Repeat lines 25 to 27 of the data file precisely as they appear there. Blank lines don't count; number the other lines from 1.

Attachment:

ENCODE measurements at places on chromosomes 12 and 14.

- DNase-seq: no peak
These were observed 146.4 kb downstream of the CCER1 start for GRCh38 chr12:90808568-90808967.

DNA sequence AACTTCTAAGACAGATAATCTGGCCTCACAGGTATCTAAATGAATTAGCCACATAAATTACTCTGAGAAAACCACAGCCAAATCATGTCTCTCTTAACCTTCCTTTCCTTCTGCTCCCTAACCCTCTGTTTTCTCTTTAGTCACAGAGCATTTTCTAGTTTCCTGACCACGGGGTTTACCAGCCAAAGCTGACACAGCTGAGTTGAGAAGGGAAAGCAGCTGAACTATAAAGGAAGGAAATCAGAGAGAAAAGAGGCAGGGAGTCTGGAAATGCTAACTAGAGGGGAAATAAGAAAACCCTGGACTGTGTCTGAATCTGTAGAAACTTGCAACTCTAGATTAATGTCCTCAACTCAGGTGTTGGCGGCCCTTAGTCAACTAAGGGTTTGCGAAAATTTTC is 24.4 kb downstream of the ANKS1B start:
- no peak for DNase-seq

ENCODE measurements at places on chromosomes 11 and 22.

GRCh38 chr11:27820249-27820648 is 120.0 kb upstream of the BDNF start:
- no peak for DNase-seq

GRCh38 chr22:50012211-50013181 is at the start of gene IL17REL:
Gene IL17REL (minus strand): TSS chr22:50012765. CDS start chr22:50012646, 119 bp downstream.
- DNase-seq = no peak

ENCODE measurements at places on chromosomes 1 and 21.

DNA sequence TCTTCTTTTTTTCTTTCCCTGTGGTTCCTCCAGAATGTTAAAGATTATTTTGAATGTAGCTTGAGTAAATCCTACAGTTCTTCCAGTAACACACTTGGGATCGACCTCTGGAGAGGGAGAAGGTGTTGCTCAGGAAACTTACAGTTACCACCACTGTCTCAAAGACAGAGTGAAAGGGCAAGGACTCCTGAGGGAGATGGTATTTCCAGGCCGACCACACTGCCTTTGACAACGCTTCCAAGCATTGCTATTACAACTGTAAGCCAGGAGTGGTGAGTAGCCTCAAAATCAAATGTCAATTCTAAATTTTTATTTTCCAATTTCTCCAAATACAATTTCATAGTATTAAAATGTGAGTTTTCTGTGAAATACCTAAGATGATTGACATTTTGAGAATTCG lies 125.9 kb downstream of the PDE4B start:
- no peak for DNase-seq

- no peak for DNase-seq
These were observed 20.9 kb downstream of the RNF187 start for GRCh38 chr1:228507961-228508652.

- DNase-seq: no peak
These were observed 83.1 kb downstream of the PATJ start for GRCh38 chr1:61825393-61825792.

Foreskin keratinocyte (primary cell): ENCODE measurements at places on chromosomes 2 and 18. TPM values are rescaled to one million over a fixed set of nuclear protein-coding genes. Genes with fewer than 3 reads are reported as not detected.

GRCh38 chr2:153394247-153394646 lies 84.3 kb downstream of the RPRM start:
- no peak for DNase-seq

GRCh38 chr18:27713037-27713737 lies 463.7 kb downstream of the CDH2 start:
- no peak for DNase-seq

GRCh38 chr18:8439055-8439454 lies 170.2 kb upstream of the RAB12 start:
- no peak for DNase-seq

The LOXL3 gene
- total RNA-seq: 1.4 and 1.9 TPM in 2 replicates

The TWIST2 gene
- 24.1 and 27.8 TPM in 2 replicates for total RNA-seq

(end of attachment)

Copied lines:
- no peak for DNase-seq

The LOXL3 gene
- total RNA-seq: 1.4 and 1.9 TPM in 2 replicates